A lot of work went into designing Godzilla itself. He almost was an Octopus-like creature or a more ape-like being at some points. They finally opted for a giant dinosaur, its overall shape reminding of bomb specially amidst the city in flames.

The film was obviously inspired by the US testing the hydrogen bomb on Bikini Atoll. The image of Godzilla marching through Tokyo in flames being very reminiscent of a nuclear attack.

Another incident prior to the film also marked Japan and helped jump start the plot. That of Lucky Dragon No. 5, a fishing vessel bathed in radioactive fallout which would go to inspire the creation of Godzilla directly.

Godzilla was going to cost a bit too much for Toho so Ishirô Honda ended up filming the picture in much cheaper black & white film. This ended up really helping the film, since the special effects came out that much nicer, it also helped hiding wires. It also gives the film a very powerful terrifying tone putting it close to the old Universal Monster classics.

Don't mistake Godzilla for a simple war movie "in disguise". It's neither about America, not simply Japan.

It's a film about war victims. The ones that really suffer the tole of war, not the governments behind wars or their soldiers. But the people left behind, the unwilling participants, the ones that actually suffer to live through the catastrophe, the collateral damage.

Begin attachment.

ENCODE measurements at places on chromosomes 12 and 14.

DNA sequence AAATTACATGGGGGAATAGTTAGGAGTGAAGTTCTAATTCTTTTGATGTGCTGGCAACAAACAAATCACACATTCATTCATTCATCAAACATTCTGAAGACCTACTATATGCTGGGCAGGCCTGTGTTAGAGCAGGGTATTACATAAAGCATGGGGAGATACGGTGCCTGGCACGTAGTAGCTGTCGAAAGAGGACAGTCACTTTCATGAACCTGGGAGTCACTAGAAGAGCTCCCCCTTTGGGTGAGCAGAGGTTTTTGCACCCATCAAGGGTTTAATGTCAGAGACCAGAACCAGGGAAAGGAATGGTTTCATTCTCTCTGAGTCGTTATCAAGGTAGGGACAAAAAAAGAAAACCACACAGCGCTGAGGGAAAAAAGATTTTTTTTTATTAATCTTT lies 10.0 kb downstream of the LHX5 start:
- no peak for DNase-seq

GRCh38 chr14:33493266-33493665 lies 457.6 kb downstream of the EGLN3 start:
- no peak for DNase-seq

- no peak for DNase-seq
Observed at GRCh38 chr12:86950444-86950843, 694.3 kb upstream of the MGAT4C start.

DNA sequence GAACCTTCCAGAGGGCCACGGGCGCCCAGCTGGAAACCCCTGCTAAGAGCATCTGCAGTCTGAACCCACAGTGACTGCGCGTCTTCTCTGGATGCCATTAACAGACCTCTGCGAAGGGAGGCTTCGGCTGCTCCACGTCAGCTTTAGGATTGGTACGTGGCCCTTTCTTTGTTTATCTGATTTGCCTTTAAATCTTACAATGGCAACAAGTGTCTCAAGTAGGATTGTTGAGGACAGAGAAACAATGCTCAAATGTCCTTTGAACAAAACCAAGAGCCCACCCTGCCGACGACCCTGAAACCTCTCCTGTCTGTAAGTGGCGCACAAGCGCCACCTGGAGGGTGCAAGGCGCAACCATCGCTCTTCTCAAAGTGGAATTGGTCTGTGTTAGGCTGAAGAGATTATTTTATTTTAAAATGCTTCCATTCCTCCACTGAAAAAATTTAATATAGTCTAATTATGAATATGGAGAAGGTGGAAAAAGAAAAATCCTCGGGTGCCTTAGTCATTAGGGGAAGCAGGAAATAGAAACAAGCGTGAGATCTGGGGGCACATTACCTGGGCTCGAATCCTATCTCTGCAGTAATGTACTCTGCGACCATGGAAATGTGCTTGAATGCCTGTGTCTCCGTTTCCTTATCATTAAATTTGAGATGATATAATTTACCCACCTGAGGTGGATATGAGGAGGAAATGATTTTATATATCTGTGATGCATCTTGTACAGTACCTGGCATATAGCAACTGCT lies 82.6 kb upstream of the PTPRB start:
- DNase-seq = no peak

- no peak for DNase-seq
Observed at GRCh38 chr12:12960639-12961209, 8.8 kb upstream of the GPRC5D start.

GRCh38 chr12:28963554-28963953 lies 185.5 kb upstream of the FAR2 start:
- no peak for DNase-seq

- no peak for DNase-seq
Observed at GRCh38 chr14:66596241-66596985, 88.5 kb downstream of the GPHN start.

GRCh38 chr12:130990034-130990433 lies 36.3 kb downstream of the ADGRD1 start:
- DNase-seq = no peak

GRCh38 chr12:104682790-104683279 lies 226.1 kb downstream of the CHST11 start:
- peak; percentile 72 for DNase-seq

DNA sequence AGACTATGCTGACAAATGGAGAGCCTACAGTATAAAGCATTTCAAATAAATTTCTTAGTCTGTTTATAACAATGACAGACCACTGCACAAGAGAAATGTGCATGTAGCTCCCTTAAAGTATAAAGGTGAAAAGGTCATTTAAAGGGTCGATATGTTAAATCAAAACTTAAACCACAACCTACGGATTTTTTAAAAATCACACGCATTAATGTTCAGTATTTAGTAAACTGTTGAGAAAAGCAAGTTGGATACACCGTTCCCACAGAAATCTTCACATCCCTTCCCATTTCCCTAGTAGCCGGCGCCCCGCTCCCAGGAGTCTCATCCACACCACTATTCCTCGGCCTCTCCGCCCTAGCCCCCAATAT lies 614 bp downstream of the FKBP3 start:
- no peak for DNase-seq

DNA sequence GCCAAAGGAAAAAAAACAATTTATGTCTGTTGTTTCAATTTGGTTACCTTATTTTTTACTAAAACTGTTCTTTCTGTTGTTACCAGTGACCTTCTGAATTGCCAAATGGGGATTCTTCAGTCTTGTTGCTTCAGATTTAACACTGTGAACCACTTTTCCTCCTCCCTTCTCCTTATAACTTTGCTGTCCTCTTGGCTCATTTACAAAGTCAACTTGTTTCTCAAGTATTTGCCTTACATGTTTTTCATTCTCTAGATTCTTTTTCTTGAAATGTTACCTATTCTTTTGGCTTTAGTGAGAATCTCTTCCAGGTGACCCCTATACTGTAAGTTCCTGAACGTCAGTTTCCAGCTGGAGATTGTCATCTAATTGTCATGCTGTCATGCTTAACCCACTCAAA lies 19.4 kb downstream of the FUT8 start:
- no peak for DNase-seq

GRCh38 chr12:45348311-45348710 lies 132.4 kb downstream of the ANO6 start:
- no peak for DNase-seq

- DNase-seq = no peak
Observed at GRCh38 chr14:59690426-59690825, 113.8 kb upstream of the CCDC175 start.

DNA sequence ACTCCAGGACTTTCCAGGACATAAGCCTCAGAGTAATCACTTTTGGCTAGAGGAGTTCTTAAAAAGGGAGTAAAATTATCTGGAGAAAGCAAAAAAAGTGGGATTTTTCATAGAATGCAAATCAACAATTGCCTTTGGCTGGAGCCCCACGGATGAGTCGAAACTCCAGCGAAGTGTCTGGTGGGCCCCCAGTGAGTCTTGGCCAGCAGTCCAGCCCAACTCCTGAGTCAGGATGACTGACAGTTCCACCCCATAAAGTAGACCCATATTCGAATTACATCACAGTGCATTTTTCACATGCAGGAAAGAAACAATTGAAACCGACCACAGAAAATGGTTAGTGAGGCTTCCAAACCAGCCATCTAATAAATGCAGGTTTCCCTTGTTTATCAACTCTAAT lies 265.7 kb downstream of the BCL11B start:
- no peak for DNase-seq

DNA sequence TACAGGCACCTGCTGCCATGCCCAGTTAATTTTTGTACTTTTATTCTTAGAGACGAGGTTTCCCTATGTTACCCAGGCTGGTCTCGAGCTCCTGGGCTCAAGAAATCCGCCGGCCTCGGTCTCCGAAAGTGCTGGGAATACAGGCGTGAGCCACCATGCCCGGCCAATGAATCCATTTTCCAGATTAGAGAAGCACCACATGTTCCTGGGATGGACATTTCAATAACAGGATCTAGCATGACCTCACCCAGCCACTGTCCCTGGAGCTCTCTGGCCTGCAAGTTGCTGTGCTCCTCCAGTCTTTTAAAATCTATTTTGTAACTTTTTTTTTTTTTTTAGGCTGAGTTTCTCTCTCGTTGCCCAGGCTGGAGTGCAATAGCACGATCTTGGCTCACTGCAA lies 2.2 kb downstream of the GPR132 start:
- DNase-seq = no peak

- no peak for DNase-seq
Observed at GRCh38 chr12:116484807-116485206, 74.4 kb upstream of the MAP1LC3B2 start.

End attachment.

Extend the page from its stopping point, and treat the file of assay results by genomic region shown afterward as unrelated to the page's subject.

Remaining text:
There's a very powerful scene during Godzilla's second rampage where a mother is left with her child, waiting to "join daddy in heaven". Shortly after, Godzilla is electrocuted by the army and shot at before putting Tokyo in flames with his newfound atomic breath.

You can't get any more powerful a metaphor, despite having a man-in-a-suit basically stomping around cardboard buildings!

Japan's capital Tokyo is destroyed by a revived monster. Children end up in the hopsital setting off geiger counters. The city in flames. Is Godzilla the real monster?

He doesn't move that much, thanks to the simplistic suit they could afford. But he's that more terrifying, like an unshakable force. It really gives the monster an impressive size and mass on such a modest budget, even for the time. (Toho was simply being cheap.)

Godzilla is like the embodiment of destruction, atomic bombings given a creepy eerie silhouette. But he's also a mindless killing machine, with no personality originally. Showing no remorse for his actions.